Until research studies are completed and new effective treatments are found, the treatments covered here cannot be used as standard therapy for mesothelioma.


There is some evidence that your genetic make up could affect your risk of mesothelioma. As well as asbestos, exposure to a mineral called erionite is a risk factor. Researchers in Turkey found that in some families exposed to this mineral, everyone developed mesothelioma, and in others, no one developed it. They think that the families affected must have a gene that increases their risk. This could explain why some people who are exposed to asbestos do not develop mesothelioma, while others do.

We need a lot more research to be done before we will know if there are specific gene changes that can increase your risk of mesothelioma. It will be some years after this has been completed before there will be any chance of testing for such a gene.

Understanding the changes in the genes of the mesothelioma cells helps in developing treatments. Researchers are finding out more about these changes.  The aim of this research is to understand more about how mesothelioma develops and how the changes in the genes of the cancer cells affects how well different treatments work. They hope that this will help to guide treatment in the future.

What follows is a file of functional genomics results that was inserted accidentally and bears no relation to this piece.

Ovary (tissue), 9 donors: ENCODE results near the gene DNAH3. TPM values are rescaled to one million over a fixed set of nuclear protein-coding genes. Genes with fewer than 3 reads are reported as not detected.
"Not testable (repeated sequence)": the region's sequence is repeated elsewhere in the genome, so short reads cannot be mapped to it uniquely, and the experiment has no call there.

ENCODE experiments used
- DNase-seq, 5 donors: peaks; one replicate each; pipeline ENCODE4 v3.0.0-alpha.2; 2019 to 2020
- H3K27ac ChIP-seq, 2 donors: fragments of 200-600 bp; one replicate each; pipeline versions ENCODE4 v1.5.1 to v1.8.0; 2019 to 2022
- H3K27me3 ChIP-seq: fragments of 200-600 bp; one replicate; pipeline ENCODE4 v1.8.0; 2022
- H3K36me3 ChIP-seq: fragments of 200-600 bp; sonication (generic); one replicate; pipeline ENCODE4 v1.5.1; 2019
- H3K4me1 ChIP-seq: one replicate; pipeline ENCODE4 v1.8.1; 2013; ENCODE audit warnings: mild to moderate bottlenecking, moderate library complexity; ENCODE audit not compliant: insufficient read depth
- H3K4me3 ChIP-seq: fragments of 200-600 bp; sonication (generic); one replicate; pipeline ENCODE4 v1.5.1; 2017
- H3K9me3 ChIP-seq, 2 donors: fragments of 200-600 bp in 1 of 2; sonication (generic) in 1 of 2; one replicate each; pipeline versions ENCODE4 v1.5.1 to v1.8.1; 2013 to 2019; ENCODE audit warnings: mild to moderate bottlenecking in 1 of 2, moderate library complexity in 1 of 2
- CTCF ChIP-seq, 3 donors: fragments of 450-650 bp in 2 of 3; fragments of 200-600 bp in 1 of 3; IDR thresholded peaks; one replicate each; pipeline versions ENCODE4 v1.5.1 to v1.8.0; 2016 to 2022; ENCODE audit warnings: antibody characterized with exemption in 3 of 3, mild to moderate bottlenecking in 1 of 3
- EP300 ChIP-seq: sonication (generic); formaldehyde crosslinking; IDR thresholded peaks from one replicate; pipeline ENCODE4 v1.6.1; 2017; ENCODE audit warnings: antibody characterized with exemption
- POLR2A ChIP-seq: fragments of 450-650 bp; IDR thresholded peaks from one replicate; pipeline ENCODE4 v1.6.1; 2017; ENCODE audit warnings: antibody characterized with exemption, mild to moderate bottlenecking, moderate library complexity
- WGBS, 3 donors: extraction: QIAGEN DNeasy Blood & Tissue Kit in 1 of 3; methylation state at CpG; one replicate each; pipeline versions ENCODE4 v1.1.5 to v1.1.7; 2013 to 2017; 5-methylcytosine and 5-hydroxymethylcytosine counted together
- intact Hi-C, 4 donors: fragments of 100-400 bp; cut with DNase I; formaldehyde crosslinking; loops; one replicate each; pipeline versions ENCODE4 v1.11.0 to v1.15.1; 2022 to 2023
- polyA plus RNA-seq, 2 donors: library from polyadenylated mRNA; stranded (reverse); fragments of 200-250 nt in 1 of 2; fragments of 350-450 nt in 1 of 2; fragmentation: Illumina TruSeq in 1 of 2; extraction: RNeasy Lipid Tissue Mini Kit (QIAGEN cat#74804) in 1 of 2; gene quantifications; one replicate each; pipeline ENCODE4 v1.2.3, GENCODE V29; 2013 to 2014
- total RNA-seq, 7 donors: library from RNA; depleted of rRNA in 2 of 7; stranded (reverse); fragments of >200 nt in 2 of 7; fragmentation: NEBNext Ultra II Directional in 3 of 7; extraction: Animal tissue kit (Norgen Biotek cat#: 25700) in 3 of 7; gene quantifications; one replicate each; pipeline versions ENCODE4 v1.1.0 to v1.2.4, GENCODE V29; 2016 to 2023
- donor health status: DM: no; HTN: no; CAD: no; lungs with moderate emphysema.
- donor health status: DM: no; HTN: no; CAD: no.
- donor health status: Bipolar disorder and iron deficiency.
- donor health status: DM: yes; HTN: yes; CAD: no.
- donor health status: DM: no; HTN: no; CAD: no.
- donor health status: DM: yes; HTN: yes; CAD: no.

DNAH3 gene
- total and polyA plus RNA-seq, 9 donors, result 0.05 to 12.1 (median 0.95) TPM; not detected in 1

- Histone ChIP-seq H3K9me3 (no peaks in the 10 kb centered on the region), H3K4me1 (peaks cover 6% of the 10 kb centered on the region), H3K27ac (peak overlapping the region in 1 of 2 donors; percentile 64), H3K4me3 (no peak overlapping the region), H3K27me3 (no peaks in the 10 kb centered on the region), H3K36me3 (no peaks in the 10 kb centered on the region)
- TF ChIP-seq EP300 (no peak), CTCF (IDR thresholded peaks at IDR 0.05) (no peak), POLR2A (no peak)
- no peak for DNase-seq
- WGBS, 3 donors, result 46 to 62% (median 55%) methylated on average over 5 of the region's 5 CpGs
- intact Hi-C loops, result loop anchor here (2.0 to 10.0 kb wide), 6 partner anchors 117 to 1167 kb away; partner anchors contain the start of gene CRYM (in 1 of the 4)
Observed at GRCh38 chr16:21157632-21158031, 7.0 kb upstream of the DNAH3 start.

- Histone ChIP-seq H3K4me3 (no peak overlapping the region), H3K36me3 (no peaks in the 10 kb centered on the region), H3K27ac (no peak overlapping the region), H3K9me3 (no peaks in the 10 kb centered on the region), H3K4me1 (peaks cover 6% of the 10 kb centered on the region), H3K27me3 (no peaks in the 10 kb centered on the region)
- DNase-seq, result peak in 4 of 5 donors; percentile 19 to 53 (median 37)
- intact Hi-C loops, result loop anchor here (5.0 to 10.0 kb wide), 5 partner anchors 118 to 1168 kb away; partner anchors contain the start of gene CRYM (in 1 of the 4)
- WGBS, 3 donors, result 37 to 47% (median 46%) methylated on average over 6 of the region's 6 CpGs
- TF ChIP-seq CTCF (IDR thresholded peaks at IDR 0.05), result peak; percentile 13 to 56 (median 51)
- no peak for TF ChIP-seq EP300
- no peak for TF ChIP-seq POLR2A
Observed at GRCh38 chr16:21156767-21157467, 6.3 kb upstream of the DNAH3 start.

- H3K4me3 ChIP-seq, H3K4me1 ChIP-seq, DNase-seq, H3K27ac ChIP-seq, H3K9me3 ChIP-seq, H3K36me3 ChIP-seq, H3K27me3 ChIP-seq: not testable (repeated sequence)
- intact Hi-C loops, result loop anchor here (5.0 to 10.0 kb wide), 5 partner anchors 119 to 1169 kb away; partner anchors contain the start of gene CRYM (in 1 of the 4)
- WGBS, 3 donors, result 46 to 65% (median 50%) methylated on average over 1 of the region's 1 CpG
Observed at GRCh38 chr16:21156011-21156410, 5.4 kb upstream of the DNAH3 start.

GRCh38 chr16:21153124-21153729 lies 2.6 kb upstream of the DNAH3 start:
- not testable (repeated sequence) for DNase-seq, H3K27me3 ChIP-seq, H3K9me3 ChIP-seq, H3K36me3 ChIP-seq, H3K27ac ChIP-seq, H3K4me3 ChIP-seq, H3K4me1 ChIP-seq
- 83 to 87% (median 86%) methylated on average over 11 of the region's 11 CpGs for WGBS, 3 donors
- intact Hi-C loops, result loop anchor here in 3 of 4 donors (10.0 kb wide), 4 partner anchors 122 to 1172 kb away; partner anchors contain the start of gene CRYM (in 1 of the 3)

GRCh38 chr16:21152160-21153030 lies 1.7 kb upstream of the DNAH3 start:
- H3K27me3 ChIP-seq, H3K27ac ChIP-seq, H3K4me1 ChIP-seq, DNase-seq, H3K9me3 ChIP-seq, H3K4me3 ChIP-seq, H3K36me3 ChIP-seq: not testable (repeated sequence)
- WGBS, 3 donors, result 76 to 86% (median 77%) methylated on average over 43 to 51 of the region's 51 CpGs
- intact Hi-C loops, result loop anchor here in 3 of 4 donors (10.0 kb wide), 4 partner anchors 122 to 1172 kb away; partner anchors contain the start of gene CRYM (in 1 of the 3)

We were soon on our way home and was in doors by 3.30 even after shopping. Now thats how I wish it went every time it would be so much easier.


There were two amendments tabled from Lord Winston and Lord Hunt both of which were supported and signed by Lord Saatchi.

We are thrilled that Lord Hunt’s amendment on the Medical Innovation Register was accepted.

This unprecedented register of innovation, which has been called for by many organisations and individuals, will make it a mandatory requirement for anybody using the Bill to register the treatment and the outcome, both positive and negative.

It moves treatments that without sharing and transparency could become just an anecdote into sharable evidence that can be used to treat other patients and inform clinical trials.

Oxford University have already offered to host the Medical Innovation Register and the Medical Innovation Bill team is consulting widely on how the register will be set-up, managed and funded. We will keep our website updated with all the latest developments.

The Bill has now moved to the House of Commons and is a step closer to helping patients receive novel and innovative treatments.

Thanks so much for your support so far.

During the third reading Lord Kakkar said:

“Clearly, providing transparency and the opportunity for sharing the outcomes of such innovations rapidly and broadly across clinical communities in this country and internationally is of so much importance.

It will allow colleagues to understand what has been achieved and not achieved; it will allow those with other ideas to build on knowledge gained from experience to date; and it will ensure that through transparency we have the best opportunity to ensure the greatest patient protection.”

Lord Kakkar is professor of surgery at University College London and a member of the General Medical Council.

During the third reading Lord Giddens said:

“Science is a collective enterprise. It depends on the accumulation of evidence. It is crucial that that be recognised formally somewhere in the Bill, with this embodied as part of the advancement of scientific progress more generally”